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When I audition files I’ve put into Studio events, they sound different to how they do in the DAW I made them in. I thought I was imagining it at first, but then I double-checked, and there’s definitely differences. What might be causing these differences?

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When playing back an audio file which has been placed in an event, the audio signal may go through several processes before reaching the speakers which can result in volume differences, bass loss or reduced stereo image. Understanding the signal path from audio file to sound card can help explain and remove some of these differences if they are not desired.

The Signal Path

When creating a new event by dragging an audio file into the Event Browser, a signal path with the following processes will be set up:

Resampling: the audio file is first resampled to the project’s sample rate of 48kHz.

Channel Mapping: Channels from the audio file are automatically mapped to channels in the signal chain.

3D panning (removable): each channel in the signal chain is panned to surround (or stereo if the project format has been set to stereo) according to the sound object’s 3D position.

Up-mixing: if the 3D Panner has been removed and the audio file is not multi-channel, the signal will be up-mixed to the project’s output format set in the project’s preferences.

Down-mixing: if the audio device’s output format does not match the project’s format, Studio will down-mix the master mix to the device’s format.

Other processes added by the user may also affect the final sound, the less obvious one being explicit up- or down-mixing using the bus panners on event tracks and mixer buses.

Processes affecting volume

Down-mixing will reduce the overall volume. It involves summing multiple channels to single channels and attenuation is therefore applied to limit the maximum levels on the target channels and avoid saturation.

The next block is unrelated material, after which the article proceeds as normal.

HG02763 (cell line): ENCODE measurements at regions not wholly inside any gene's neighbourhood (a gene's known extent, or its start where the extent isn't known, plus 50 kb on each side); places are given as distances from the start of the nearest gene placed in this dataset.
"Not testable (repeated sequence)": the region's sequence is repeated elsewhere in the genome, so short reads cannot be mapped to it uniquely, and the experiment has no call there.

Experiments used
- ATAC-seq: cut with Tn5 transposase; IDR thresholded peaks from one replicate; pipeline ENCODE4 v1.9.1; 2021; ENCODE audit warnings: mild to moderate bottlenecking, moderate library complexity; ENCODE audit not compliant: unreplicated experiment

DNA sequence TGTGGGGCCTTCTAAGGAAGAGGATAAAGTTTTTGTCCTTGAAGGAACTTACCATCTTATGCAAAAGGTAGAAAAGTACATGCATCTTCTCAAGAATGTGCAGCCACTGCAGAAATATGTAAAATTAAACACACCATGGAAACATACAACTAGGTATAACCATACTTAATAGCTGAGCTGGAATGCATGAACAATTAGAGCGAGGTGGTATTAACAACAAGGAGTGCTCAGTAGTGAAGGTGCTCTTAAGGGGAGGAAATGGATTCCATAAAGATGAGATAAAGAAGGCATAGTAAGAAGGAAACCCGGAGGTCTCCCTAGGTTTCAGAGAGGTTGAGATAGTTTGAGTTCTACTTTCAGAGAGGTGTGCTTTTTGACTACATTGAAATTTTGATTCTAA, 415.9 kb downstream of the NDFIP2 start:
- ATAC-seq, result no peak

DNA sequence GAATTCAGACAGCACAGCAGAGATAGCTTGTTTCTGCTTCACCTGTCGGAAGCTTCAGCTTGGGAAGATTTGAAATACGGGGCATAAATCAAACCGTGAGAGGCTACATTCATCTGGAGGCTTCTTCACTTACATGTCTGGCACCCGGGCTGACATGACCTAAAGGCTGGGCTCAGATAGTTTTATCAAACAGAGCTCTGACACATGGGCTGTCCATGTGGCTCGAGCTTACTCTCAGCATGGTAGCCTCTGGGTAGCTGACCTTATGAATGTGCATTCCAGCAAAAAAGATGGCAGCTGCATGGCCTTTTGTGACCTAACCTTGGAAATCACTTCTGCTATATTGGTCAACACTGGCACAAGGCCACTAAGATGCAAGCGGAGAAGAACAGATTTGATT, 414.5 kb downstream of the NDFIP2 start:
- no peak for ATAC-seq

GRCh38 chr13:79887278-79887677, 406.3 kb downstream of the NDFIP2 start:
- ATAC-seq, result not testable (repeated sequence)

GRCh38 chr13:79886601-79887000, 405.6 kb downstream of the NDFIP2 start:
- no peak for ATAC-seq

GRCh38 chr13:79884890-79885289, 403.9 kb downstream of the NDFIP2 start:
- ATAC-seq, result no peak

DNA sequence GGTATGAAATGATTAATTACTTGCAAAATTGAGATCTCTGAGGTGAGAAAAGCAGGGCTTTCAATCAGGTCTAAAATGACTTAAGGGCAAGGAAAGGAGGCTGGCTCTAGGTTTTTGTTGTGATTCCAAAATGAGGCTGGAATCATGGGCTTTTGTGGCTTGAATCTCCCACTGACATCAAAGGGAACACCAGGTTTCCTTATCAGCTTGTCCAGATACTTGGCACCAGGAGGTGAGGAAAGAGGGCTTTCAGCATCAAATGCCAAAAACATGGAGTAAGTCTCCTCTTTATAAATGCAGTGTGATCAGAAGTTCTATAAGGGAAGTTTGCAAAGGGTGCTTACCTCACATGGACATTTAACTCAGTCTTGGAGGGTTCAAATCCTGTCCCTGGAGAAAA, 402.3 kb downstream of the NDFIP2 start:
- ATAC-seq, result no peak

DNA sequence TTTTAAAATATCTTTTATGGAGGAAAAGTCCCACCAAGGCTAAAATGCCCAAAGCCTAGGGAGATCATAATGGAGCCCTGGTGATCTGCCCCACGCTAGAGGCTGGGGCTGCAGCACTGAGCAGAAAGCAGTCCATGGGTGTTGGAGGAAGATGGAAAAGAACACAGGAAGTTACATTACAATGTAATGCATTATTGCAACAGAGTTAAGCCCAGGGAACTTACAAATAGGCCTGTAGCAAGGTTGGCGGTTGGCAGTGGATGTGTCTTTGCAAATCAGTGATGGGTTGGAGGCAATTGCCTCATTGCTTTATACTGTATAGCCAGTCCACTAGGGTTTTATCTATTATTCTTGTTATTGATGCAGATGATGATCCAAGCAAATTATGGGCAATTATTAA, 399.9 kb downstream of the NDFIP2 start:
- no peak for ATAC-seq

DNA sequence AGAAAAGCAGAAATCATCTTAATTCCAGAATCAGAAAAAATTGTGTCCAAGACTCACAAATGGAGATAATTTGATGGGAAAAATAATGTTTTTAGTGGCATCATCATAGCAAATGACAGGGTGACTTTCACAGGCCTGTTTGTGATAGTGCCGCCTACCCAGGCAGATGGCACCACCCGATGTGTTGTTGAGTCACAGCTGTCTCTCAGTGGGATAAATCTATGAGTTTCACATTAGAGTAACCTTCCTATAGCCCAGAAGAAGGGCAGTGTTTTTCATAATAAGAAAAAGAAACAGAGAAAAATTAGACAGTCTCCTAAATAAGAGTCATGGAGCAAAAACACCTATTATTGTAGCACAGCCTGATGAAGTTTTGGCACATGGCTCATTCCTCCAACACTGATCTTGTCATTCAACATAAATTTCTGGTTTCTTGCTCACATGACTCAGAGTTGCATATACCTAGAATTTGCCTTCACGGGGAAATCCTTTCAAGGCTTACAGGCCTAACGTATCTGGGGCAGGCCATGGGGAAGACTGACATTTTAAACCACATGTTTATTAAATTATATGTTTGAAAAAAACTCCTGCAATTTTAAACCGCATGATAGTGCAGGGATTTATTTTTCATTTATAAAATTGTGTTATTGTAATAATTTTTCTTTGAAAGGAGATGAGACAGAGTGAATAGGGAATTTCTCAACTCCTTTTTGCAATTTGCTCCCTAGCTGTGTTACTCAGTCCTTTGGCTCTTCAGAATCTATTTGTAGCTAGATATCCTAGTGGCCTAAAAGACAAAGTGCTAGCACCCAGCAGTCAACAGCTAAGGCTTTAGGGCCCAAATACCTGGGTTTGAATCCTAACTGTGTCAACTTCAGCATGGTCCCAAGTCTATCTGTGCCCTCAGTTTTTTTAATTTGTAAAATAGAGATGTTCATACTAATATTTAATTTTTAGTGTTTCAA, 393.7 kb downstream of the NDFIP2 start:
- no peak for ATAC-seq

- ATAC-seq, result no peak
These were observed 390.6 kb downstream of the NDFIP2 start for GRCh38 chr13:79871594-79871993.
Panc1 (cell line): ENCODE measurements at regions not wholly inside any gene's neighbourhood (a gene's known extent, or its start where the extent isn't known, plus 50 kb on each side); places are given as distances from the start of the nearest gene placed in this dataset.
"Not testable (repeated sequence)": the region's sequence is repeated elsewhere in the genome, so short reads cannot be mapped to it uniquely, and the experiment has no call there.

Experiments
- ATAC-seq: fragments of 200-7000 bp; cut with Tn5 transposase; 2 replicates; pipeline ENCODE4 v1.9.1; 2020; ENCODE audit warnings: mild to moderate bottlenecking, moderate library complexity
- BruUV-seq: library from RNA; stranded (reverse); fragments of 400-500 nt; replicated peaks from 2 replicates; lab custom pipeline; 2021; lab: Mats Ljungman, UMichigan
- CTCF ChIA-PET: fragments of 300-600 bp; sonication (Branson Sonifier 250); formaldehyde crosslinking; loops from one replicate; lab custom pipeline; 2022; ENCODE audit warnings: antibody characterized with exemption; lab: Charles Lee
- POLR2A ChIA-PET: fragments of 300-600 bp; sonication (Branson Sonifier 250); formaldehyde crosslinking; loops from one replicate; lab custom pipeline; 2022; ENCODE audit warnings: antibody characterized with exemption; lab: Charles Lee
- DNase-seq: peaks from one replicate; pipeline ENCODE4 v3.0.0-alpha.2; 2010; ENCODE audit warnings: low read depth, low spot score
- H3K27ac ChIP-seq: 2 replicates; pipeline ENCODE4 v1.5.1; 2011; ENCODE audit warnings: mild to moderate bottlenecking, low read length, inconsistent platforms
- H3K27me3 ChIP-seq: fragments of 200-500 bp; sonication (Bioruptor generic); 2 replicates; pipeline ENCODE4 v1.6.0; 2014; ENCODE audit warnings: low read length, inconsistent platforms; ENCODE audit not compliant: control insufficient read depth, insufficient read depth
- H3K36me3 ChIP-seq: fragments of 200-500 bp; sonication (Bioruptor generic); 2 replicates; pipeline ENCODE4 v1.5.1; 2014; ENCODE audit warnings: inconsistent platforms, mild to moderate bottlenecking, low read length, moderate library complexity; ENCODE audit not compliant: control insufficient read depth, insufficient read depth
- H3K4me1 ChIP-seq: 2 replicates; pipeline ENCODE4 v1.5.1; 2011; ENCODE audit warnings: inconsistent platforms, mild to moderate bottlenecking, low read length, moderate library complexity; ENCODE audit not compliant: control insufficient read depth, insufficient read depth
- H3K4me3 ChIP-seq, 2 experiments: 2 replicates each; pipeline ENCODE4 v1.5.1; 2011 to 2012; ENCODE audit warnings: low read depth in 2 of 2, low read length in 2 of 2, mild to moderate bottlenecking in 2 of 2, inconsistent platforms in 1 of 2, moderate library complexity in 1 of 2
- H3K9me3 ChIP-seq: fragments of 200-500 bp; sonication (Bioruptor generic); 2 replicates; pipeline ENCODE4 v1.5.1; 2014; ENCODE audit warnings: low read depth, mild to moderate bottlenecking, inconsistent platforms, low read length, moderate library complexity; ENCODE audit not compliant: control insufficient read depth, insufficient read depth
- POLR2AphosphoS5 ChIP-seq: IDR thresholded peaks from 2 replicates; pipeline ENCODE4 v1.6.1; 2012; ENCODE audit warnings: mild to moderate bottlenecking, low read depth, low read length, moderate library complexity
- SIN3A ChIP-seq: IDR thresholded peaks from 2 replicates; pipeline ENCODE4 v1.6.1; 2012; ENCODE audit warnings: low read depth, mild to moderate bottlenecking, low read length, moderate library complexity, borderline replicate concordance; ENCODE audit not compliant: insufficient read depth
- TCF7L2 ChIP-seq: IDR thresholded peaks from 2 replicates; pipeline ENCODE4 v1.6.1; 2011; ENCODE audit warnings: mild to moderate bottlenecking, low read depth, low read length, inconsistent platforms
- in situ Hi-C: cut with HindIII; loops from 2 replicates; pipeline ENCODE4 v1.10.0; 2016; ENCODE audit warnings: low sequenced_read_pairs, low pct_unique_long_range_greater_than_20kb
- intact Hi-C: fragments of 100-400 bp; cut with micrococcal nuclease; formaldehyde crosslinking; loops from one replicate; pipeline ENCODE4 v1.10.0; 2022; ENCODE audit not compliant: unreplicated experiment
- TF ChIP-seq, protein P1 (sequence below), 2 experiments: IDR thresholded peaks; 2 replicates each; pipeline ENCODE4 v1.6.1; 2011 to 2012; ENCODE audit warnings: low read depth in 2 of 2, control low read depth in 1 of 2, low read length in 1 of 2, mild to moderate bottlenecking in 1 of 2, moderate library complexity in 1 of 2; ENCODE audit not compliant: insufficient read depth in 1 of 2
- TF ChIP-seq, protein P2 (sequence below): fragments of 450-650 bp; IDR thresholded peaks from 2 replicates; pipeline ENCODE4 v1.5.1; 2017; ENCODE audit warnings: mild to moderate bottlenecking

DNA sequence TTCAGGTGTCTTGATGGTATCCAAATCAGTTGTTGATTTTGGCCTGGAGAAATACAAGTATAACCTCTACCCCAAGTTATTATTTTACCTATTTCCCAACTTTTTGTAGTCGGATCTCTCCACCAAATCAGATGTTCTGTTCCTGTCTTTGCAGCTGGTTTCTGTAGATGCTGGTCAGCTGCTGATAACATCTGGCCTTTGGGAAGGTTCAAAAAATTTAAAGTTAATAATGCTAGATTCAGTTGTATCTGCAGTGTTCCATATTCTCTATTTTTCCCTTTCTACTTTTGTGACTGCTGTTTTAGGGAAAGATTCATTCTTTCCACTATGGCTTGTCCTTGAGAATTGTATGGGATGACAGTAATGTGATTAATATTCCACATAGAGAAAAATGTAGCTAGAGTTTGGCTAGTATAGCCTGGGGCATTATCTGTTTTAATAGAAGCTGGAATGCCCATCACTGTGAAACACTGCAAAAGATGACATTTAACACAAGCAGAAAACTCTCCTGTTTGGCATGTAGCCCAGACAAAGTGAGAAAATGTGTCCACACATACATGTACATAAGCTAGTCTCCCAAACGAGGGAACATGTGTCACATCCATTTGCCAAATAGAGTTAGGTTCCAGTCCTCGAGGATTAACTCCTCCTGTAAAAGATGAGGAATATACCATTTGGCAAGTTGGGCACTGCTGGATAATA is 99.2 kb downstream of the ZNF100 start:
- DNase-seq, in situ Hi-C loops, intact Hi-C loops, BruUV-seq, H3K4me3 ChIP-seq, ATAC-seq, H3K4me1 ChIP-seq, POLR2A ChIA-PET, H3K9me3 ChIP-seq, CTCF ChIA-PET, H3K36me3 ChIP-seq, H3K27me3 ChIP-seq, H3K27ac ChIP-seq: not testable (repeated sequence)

3D panning won’t reduce the overall volume unless the sound is positioned away from the listener so that distance attenuation is applied. The process of 3D panning is often an up-mix to a surround format and the overall signal energy will be preserved by using constant power panning.

Editors will sometimes use other up-mixing and channel mapping algorithms which do not preserve energy and this difference can also be responsible for volume discrepancies.

Processes affecting stereo image

When the 3D panner pans stereo signals, it will spread each left and right channel across left and right sides of the listener and maintain the stereo channel orientation regardless of the direction of the 3D stereo source. This prevents the left and right channels flipping whenever the listener moves past the source. The cost of this method is some channel bleed which results in a narrower stereo image. The same effect will occur when a surround bus panner receiving a stereo signal is set to ‘Distributed’ mode.

It is still possible apply 3D panning to stereo sources while maintaining full stereo width. This can be achieved removing the 3D panner and adding surround bus panner (‘L / R’ mode) and fader automation on the event’s built-in direction and distance parameters.

Processes affecting bass response

The final down-mix from the project format to the audio device’s format can result in bass loss depending on the down-mix algorithm applied. It may also vary between platforms. FMOD supports Dolby PL2, SRS Circle Surround and its own down-mix algorithm, each exhibiting different frequency and phase responses.

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